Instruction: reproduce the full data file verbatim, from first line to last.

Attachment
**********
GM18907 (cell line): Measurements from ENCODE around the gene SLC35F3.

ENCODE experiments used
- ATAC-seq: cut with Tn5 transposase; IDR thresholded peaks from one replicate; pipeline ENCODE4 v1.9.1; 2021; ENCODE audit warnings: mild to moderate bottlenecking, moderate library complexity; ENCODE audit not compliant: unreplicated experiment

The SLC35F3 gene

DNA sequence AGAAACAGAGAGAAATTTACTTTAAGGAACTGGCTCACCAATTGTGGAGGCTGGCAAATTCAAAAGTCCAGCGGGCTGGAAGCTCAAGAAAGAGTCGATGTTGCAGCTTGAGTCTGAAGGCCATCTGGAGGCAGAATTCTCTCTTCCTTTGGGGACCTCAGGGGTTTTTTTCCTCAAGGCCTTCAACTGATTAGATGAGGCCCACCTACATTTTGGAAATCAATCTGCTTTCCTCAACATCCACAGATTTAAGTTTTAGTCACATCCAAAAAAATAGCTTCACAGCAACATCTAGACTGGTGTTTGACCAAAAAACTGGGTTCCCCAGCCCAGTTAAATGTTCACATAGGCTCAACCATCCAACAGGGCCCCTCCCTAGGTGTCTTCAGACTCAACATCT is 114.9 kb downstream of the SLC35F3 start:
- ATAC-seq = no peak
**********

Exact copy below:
GM18907 (cell line): Measurements from ENCODE around the gene SLC35F3.

ENCODE experiments used
- ATAC-seq: cut with Tn5 transposase; IDR thresholded peaks from one replicate; pipeline ENCODE4 v1.9.1; 2021; ENCODE audit warnings: mild to moderate bottlenecking, moderate library complexity; ENCODE audit not compliant: unreplicated experiment

The SLC35F3 gene

DNA sequence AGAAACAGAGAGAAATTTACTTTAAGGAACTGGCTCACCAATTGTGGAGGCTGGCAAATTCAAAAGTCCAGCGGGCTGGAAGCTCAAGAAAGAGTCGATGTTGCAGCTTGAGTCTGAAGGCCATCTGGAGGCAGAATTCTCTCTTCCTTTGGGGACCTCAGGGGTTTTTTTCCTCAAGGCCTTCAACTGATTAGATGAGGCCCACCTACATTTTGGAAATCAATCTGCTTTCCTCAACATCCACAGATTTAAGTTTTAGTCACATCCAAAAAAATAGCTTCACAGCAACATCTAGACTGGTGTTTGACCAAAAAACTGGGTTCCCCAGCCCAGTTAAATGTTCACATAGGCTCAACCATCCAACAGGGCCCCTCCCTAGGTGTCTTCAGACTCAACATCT is 114.9 kb downstream of the SLC35F3 start:
- ATAC-seq = no peak